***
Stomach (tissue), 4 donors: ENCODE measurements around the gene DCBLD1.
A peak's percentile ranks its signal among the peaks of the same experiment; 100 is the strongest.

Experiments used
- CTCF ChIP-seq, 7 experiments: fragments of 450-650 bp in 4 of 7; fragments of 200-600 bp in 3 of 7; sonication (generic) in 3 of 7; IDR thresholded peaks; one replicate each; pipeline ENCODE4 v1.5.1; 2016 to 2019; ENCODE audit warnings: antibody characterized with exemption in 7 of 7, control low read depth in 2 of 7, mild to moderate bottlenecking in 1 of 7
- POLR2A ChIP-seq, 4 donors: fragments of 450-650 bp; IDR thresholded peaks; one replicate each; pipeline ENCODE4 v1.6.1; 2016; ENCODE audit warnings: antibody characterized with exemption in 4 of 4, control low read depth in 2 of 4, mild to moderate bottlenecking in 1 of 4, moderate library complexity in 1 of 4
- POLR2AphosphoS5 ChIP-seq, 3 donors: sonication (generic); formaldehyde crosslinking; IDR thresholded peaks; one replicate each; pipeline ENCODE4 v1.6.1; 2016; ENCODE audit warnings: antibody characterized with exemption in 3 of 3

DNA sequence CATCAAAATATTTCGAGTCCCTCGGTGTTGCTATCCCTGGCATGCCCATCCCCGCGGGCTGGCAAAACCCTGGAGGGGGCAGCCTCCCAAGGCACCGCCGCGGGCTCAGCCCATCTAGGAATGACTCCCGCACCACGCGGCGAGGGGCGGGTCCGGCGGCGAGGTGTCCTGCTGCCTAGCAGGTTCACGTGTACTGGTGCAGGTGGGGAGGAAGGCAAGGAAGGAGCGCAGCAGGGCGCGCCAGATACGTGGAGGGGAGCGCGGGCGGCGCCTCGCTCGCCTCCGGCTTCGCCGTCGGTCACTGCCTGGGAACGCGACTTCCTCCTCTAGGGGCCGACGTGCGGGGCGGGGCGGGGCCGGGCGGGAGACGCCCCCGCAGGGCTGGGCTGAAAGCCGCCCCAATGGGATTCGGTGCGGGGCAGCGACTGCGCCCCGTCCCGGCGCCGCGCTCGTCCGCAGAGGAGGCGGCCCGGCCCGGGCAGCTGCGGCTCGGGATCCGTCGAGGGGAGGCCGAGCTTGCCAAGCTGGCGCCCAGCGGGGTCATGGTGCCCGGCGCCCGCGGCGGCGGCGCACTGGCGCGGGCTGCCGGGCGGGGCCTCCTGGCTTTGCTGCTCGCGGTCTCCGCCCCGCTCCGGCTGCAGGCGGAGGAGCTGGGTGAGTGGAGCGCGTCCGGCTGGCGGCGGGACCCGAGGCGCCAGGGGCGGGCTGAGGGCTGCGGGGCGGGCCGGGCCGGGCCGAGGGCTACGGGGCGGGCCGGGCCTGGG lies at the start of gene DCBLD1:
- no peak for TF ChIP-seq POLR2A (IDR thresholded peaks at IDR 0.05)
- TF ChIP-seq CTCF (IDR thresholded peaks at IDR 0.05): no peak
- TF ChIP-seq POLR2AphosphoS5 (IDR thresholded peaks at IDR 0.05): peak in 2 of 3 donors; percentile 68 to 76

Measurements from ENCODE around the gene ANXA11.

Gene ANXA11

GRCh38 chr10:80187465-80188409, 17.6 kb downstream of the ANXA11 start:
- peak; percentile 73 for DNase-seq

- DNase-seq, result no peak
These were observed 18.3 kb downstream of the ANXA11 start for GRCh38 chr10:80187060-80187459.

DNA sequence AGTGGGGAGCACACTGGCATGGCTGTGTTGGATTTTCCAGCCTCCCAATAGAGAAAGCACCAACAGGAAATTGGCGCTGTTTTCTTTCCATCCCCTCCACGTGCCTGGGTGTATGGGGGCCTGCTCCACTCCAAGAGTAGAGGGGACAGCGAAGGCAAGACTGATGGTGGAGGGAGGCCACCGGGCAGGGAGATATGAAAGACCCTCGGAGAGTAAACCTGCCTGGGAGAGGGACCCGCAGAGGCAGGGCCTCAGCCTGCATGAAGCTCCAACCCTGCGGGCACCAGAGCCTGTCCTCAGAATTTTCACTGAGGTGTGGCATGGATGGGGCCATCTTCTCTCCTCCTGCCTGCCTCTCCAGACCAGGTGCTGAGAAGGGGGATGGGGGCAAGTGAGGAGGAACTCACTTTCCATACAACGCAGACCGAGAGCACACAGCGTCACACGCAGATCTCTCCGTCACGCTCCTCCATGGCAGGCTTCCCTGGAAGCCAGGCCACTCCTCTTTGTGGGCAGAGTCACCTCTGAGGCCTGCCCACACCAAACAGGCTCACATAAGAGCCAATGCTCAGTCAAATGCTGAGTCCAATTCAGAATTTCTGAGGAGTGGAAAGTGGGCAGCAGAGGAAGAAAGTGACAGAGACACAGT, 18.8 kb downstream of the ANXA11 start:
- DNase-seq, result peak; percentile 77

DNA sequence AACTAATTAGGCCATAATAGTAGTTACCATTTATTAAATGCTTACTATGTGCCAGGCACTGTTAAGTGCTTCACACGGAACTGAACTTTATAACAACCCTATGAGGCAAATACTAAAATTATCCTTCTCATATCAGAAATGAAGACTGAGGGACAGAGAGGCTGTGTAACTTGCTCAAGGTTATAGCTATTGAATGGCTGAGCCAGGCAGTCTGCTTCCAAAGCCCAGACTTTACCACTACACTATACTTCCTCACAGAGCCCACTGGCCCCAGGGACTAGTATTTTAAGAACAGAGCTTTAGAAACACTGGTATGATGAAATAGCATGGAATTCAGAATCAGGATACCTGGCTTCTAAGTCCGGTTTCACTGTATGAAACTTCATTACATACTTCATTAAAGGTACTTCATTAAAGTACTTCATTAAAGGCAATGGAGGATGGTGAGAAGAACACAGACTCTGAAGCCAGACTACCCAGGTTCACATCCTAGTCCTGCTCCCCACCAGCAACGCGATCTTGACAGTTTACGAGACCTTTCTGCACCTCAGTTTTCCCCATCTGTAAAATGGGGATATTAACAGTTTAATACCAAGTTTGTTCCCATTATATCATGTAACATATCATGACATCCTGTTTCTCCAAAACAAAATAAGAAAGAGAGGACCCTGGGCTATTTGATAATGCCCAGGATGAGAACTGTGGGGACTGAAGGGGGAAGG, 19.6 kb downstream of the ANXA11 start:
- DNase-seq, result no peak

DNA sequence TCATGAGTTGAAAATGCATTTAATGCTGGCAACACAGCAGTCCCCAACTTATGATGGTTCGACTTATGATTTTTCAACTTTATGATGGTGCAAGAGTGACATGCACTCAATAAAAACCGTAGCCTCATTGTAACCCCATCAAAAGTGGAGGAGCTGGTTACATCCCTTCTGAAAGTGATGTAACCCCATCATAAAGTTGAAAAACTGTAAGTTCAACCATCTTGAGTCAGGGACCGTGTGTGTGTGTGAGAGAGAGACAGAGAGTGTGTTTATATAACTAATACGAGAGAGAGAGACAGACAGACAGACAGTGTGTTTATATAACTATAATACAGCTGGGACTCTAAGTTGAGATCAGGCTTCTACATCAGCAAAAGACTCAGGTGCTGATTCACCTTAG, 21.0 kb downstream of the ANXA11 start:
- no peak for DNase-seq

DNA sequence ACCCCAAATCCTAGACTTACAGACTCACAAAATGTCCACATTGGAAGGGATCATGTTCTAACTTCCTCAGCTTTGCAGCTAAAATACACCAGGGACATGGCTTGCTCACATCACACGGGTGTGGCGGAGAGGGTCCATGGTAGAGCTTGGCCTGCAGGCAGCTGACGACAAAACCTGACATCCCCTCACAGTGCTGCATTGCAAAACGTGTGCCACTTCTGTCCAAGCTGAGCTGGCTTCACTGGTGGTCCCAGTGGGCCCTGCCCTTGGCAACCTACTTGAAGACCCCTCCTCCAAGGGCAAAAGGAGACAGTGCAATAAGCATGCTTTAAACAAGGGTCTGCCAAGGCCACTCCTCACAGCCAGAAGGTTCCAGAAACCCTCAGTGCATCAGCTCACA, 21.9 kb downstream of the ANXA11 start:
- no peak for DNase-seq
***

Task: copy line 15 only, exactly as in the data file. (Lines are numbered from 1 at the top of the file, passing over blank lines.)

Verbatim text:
- DNase-seq, result no peak